For those who have asked the bottom jacket on the DME tank is within 6 inches of the bottom of the cone. So the tank is well designed.

    We have been getting the temperature of the beer in the bright from our CO2 tester. We also have thermo wells in our ss pipe which we are placing at different points in the flow.

    Also noted that it took 45 minutes for a 250 ml graduated cyllinder of the beer to increase in temperature to 65 degrees so that we could measure the gravity. Yet the beer increases from 38 to 51 in less than 10 minutes when we operate the filler. So we are tracking the temperature a various points in the flow to identify the source of the heat.

    You are correct that the pump is not involved as measuring temperature before and after the pump shows no increase in temperature.

    We are now going to measure before and after the surge tank (bowl) and at the fill head and then in the bottle to identify where the temperature increase occurs.


    Ron

  11. #11
    Join Date
    Oct 2003
    Location
    Ottawa, Ontario, Canada
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    13
    Yes we use 2 of our unitanks for fermentors and for crashing the beer. Crashing the beer generally takes 24 -36 hours to reduce two tanks from 66 degrees to 32.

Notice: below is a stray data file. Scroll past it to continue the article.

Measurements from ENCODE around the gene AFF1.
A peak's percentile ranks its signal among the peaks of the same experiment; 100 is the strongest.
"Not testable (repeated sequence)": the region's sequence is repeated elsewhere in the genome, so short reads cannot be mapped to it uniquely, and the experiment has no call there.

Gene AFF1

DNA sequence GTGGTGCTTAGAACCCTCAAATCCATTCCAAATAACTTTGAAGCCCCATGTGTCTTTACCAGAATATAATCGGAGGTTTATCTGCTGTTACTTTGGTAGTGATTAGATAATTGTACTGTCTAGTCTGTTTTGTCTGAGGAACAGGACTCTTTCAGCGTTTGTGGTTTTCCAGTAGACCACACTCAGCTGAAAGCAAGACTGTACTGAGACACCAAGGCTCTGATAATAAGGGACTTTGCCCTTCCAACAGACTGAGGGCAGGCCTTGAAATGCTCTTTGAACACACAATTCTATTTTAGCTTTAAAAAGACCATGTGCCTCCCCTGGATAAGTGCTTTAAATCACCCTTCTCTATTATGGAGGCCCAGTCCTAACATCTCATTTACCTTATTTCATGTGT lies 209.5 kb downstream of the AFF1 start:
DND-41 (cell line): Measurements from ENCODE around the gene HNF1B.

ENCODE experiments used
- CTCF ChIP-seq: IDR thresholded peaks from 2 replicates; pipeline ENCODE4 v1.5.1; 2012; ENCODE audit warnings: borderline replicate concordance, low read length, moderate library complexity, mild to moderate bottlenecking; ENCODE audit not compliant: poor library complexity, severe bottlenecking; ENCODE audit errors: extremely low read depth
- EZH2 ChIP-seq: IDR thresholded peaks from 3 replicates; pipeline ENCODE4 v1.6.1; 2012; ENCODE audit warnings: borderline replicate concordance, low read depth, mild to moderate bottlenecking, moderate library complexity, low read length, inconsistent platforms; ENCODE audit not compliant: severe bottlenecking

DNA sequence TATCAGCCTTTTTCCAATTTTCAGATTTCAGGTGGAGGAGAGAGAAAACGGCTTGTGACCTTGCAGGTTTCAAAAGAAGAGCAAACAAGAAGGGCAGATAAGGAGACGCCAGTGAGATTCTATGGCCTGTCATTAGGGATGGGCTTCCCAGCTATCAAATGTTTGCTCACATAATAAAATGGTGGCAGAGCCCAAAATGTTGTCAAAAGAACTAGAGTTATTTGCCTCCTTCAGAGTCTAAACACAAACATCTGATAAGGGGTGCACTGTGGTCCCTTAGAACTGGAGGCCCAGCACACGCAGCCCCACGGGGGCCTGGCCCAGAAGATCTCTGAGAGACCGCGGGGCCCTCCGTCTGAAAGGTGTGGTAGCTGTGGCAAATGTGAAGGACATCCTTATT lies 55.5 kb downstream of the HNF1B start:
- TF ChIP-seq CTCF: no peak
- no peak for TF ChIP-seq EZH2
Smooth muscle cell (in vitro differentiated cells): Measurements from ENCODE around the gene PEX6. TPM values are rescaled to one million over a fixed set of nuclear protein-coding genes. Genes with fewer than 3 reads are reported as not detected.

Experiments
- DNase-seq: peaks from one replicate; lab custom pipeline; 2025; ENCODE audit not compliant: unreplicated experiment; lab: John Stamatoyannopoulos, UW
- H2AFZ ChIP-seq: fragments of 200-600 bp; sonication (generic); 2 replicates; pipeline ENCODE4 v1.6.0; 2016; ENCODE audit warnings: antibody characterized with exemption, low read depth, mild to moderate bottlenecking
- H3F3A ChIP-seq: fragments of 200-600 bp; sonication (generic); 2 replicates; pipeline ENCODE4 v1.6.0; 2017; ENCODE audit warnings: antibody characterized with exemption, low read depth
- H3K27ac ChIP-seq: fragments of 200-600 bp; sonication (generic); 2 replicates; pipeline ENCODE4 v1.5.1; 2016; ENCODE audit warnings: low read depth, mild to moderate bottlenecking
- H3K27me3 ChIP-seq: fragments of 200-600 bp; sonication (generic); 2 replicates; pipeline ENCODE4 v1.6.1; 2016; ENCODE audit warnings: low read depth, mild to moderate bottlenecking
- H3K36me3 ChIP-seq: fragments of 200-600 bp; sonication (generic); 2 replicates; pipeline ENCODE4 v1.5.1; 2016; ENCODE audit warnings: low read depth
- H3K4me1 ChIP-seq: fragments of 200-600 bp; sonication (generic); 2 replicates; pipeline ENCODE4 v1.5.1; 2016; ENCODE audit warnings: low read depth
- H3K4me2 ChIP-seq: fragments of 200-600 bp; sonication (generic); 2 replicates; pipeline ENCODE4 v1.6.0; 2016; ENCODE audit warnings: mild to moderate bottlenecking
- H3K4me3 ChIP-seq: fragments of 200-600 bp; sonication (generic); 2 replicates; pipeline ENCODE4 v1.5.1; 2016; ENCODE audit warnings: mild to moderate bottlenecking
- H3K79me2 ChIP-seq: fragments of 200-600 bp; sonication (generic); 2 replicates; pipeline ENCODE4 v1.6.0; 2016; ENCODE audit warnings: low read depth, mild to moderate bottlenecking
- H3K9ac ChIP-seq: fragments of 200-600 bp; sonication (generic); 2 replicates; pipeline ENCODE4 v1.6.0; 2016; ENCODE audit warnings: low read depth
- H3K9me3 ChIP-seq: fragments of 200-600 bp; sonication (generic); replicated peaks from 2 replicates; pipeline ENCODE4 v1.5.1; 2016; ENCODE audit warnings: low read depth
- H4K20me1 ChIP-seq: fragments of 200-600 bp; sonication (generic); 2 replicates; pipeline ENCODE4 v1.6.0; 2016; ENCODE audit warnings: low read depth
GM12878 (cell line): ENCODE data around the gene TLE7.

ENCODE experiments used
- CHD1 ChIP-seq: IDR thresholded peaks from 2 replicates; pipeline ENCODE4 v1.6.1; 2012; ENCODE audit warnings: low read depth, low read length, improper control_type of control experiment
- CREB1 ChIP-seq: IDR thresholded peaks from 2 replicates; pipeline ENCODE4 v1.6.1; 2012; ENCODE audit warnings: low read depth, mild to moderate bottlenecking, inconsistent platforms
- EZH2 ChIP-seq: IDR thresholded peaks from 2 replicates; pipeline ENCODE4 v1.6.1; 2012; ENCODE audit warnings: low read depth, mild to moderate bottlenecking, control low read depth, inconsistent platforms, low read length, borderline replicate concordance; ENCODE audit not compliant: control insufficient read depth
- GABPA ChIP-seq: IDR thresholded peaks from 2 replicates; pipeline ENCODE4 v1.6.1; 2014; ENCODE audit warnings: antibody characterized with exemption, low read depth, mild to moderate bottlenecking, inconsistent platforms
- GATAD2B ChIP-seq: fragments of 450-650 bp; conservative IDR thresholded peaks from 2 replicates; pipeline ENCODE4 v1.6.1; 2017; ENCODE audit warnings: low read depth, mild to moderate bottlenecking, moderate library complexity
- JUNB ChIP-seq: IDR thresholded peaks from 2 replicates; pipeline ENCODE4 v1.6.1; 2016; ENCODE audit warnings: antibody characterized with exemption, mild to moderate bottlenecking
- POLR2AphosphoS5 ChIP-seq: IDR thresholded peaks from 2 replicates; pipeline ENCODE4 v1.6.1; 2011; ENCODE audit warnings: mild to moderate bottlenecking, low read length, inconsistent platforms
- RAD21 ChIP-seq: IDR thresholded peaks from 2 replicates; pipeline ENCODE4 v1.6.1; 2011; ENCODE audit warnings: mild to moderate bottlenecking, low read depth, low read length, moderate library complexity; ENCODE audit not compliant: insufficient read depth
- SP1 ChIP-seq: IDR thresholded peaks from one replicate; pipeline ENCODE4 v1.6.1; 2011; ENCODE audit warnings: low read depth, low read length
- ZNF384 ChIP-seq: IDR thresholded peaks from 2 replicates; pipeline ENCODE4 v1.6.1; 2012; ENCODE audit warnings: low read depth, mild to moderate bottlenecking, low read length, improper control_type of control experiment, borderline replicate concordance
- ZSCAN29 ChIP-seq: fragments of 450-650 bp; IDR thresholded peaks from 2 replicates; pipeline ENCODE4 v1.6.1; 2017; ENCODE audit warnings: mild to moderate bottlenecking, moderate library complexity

The bright is a unitank and the beer in question has been in it since last Thursday and is likely the same throughout at 10 HL. The beer temperature did not increase while we were drawing beer through the CO2 tester.

  12. #12
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    Nov 2003
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    99
    Heritage, thanks for your posting of follow-ups. Please continue to report what you find as you investigate the problem through the filler... Thanks.

  13. #13
    Join Date
    Oct 2003
    Location
    Ottawa, Ontario, Canada
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    We had an interesting afternoon trying to isolate the cause of the 12 degree F temperature increase between the bright tank and the beer in the bottle.

    We installed ss pipe with thermowells, before and after the pump, at the check valve going into the filler and at the surge tank or bowl.

    We put tap water into a tank and measured the temperature it was 70.6 degrees.